If "look at her boobs" is simply a way to get beginners going, then provided either they stop leading completely in open embrace at some point, or someone clarifies a better version later on, that's workable.

So the question is, once leaders become comfortable with leading in a fluid / elastic embrace how often do they dance in solely open embrace (unless there are mitigating circumstances like you're in the Village of the Damned and no-one has any floorcraft, or you're leading someone who's only comfortable in open etc)

Yup and I always get supicious when things get complicated! Ironically I was agreeing with a friend recently that the mark of a good teacher is the ability to explain a concept clearly and simply, ideally in under a sentence. No danger of me teaching tango in the immediate future then!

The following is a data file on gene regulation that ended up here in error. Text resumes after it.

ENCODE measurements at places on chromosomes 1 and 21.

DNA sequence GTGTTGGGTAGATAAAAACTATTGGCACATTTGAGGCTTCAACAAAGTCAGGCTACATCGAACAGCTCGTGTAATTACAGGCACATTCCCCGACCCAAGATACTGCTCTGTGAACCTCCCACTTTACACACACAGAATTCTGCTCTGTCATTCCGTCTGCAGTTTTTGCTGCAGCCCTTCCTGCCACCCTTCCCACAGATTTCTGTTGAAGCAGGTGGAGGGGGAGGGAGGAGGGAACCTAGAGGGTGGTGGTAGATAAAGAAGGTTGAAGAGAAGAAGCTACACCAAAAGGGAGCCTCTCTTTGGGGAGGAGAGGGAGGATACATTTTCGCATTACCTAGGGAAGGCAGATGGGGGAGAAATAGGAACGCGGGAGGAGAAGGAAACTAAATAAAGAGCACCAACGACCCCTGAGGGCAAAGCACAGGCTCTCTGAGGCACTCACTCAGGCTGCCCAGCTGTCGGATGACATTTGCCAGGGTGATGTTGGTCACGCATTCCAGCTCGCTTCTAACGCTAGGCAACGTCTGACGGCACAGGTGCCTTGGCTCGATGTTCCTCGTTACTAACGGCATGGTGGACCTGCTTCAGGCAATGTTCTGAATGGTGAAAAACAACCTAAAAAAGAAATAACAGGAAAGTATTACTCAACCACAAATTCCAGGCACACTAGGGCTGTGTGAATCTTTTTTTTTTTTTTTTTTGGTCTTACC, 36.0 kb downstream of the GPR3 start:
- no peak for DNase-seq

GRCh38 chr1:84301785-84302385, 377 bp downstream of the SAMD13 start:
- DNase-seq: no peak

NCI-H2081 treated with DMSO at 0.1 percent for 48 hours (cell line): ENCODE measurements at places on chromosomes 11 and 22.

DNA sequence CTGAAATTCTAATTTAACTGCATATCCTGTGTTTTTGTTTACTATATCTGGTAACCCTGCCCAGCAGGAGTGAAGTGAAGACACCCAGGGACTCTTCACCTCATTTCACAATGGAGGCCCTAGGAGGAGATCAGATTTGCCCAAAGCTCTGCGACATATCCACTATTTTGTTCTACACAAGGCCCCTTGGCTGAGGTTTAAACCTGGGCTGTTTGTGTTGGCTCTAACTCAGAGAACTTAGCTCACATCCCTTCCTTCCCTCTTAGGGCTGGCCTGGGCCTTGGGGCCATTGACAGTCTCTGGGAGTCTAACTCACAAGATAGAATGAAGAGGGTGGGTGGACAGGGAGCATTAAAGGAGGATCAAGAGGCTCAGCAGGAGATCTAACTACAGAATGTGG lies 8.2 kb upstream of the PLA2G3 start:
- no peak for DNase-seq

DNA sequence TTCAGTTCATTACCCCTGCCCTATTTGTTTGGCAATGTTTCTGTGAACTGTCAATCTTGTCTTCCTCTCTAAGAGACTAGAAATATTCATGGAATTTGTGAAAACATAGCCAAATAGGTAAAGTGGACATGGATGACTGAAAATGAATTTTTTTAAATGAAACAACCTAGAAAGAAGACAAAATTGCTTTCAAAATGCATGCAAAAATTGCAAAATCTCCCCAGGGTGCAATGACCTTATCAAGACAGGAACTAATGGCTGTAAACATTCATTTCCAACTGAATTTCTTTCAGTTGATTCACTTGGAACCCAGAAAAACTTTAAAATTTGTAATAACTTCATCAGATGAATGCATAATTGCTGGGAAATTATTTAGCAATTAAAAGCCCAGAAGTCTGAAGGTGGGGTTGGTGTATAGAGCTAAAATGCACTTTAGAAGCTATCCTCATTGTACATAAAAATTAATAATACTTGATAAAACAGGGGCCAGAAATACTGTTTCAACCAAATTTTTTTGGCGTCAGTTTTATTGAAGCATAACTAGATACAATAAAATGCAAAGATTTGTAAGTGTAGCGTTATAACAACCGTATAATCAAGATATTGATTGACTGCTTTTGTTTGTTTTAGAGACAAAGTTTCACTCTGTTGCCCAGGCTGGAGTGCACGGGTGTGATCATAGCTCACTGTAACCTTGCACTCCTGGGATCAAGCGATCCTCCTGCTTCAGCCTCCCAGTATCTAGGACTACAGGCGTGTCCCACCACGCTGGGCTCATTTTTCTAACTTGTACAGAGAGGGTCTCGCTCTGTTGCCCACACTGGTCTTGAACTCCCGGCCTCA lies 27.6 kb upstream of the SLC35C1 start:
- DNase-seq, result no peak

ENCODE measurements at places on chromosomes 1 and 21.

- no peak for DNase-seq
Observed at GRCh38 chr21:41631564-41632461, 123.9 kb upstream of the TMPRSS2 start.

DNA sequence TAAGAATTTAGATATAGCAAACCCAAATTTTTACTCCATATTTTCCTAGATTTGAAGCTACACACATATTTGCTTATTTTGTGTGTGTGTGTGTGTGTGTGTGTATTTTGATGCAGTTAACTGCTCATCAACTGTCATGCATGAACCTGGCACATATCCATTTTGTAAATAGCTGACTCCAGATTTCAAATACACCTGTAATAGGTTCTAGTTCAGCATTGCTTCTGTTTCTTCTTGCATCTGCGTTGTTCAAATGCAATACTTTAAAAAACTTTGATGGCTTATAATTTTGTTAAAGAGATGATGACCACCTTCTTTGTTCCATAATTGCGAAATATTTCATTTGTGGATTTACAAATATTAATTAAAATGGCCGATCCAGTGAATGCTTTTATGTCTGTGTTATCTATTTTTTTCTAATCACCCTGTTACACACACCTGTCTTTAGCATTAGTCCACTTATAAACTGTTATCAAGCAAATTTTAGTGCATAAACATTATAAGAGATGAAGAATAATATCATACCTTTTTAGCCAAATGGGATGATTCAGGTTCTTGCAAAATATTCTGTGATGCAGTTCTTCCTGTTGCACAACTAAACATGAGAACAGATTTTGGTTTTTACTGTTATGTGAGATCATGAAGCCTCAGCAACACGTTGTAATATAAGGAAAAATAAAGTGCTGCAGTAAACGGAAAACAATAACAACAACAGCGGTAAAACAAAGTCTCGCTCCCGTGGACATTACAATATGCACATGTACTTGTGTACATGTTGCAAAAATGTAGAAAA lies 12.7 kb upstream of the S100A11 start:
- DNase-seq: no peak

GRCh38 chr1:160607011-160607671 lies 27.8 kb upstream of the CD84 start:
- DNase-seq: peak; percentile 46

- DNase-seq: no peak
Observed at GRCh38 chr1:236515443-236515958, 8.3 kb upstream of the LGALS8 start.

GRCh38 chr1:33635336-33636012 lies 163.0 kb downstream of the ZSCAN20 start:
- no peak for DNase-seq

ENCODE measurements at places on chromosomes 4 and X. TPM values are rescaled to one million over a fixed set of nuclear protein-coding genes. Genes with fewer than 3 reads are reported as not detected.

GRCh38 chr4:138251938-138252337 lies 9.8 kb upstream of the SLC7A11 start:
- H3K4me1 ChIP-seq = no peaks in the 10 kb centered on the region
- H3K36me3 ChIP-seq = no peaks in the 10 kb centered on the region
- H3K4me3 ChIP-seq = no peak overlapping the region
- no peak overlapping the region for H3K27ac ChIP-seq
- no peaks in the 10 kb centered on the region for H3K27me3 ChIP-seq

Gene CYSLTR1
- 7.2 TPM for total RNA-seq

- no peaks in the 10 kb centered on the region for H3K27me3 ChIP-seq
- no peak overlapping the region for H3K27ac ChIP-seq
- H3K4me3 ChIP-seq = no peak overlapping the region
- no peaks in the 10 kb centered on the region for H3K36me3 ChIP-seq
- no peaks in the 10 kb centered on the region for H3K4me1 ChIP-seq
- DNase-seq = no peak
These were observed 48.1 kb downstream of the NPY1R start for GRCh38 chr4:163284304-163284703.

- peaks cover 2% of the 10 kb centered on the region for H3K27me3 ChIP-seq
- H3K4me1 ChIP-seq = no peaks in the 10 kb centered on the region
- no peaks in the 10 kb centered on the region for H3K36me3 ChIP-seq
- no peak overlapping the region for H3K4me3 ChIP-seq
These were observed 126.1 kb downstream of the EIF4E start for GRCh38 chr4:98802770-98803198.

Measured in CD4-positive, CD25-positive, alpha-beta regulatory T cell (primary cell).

And I agree about the leader looking forwards. It's a lot more comfortable.

Just to clarify further though; I fully accept that looking at the follower's chest works. Specifically the clavicle and not her boobs....

I'm simply wondering (and at this stage it is merely wondering I may well be wrong)whether there is a more advanced version based on lowering the eyes rather than the head. Actually now I'm wondering if you could do a bit of both... It just seems incongrous making all this effort about posture, don't look down etc and then having the follower look down.

So has anyone specifically told you that you have to lower your head rather than your eyes? It's the ambiguity of the prhasing "looking at the chest" I don't like.

Either way I shall go and ask a knowledgable horse at some point ;o)

Arlene said...

ok, I didn't know International Tango was ballroom.
I am a follower and it is ok for me to look at the chest. I don't lower my head. The leader is not supposed to look at the chest. LOL.
H, you are a nicer person than me.

Anonymous said...

"but in my experience men get taught very little about the whole head positioning thing."

I rest my case

Anonymous said...

PS Thanks Arlene.

Wandering down memory lane...